Bad Fall Weather Leaves U.S. Potato Farmers With Their Smallest Crop In Years
ARI SHAPIRO, HOST:
An early frost in October sent farmers scrambling to get their crops out of the ground early. Potato farmers were hit especially hard. Boise State Public Radio's Sasa Woodruff reports on the potential fallout from what could be the smallest U.S. potato crop in nearly a decade.
(SOUNDBITE OF OIL SIZZLING)
SASA WOODRUFF, BYLINE: Burgers on the side is the slogan for the Boise Fry Company in downtown Boise.
UNIDENTIFIED PERSON #1: And then I'll add small fries and a drink. And I'll do russet regular.
UNIDENTIFIED PERSON #2: (Unintelligible).
WOODRUFF: Customers can order from six different types of potatoes for their fries. The restaurant's CEO, Brad Walker, says they take potatoes seriously.
BRAD WALKER: For french fries, you want the biggest potato you possibly can.
WOODRUFF: The perfect french fry potato is bulky enough to be cut into a fry, long enough to dip multiple times into ketchup or fry sauce. This means the potatoes need to stay in the ground as long as possible. When the cold snap hit in October, Frank Muir, president of the Idaho Potato Commission, says Idaho farmers hadn't harvested about 15% of their acres. Many were probably the nice, bulky spuds.
FRANK MUIR: Between 3% percent and 30% were damaged. There were some fields that were a total loss and completely plowed back under.
WOODRUFF: When the U.S. Department of Agriculture's potato numbers came out, news headlines started predicting a french fry famine. Early estimates say they were 6% fewer pounds of potatoes this year over last year. And while farmers in the No. 1 potato state, Idaho, were hurt, farmers in the No. 5 state, North Dakota, lost the most with 20% fewer acres harvested over last year. Steve Nicholson, an analyst at Rabo AgriFinance in St. Louis, says the losses mean the supply chain has to be reconfigured. Suppliers will have to go farther afield to satisfy demand.
STEVE NICHOLSON: First of all, you have higher transportation costs to bring them to your plant because you're reaching farther away. And second of all, you're paying a higher price because there is a shortfall in the potato supply that you need.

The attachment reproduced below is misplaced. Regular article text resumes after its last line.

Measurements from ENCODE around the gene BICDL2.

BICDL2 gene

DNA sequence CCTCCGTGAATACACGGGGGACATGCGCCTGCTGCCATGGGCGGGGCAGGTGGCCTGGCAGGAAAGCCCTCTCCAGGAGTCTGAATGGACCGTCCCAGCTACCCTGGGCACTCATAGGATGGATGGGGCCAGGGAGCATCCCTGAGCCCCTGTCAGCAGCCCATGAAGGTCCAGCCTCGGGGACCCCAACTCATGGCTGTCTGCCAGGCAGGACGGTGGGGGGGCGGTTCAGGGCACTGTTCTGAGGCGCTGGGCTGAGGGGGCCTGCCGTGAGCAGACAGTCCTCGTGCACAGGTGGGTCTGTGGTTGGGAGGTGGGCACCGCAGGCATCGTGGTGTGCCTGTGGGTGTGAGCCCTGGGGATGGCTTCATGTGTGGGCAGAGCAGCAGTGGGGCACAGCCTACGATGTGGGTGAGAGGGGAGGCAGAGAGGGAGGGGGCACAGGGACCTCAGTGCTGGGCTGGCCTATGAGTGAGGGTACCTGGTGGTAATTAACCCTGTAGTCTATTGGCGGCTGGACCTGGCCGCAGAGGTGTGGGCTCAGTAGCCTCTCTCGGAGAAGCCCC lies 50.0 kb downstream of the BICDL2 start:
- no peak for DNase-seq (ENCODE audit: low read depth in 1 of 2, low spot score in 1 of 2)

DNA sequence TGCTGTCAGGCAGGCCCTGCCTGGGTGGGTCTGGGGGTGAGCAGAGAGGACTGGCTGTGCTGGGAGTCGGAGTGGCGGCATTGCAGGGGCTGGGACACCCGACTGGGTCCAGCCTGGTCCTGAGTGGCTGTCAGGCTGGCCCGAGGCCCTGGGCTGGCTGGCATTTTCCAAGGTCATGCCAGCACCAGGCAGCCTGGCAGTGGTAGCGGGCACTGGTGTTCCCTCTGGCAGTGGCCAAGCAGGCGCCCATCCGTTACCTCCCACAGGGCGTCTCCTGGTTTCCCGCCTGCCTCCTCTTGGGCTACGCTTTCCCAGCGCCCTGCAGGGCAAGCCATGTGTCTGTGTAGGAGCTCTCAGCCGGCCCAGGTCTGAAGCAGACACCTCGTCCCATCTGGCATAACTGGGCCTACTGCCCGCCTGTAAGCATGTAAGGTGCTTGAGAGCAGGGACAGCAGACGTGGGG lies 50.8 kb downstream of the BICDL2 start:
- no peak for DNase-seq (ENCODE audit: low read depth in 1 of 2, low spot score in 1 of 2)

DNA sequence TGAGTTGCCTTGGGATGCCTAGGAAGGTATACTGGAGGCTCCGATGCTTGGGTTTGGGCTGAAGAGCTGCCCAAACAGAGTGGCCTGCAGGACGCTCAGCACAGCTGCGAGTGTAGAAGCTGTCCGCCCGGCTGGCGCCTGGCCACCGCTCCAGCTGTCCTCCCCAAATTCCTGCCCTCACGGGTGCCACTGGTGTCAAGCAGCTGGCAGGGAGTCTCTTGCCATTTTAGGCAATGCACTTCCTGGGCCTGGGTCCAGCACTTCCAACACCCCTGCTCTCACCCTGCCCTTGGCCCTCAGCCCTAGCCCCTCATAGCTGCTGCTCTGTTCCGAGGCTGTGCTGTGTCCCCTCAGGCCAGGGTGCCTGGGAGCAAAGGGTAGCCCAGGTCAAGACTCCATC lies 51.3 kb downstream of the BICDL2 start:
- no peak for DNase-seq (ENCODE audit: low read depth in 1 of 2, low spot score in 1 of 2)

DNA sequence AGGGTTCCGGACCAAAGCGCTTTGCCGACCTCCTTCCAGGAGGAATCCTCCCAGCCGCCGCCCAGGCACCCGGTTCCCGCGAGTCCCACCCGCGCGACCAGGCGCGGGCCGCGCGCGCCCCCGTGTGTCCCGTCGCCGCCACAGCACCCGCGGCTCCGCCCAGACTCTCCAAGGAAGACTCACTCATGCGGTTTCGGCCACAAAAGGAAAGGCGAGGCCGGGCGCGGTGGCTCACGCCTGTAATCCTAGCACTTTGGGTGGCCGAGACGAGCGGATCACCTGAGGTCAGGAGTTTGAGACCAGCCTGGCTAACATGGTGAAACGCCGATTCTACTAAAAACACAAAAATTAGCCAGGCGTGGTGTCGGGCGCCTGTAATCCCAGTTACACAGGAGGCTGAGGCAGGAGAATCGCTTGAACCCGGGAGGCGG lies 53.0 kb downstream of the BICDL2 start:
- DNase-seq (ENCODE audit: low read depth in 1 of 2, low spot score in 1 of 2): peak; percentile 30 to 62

WOODRUFF: But a french fry shortage - probably not. Producers that contract with big fast food chains have negotiated prices and volumes a year ago.
NICHOLSON: Mcdonald's, you know, Wendy's, Burger King - you know, that french fry's important. They're going to make sure they have supply.
WOODRUFF: And Muir of the Idaho Potato Commission says farmers here still harvested about 13 billion pounds, so they could benefit from the overall shortage.
MUIR: It is a good opportunity for them to price up just a little bit to make sure, despite the devastation of some of those losses, that they have a profitable year this year.
WOODRUFF: The one place consumers may see a price hike - the retail grocery store.
NICHOLSON: You can see in the baked potatoes and the mashed potatoes and the french fries in the frozen food case and the tater tots and the hash browns is where you're going to see that.
WOODRUFF: And back at the Boise Fry Company, Walker says he hopes he can move around costs so customers and employees won't see a change if prices do go up. And they'll adapt to dealing with smaller potatoes.
WALKER: The size of the potato determines the cut of potato. So if you have a pretty small potato, we'll do those curly.
WOODRUFF: So your fries aren't in danger, but you may be seeing more matchstick fries on the menu this coming year.
For NPR News, I'm Sasa Woodruff in Boise.
NPR transcripts are created on a rush deadline by Verb8tm, Inc., an NPR contractor, and produced using a proprietary transcription process developed with NPR. This text may not be in its final form and may be updated or revised in the future. Accuracy and availability may vary. The authoritative record of NPR’s programming is the audio record.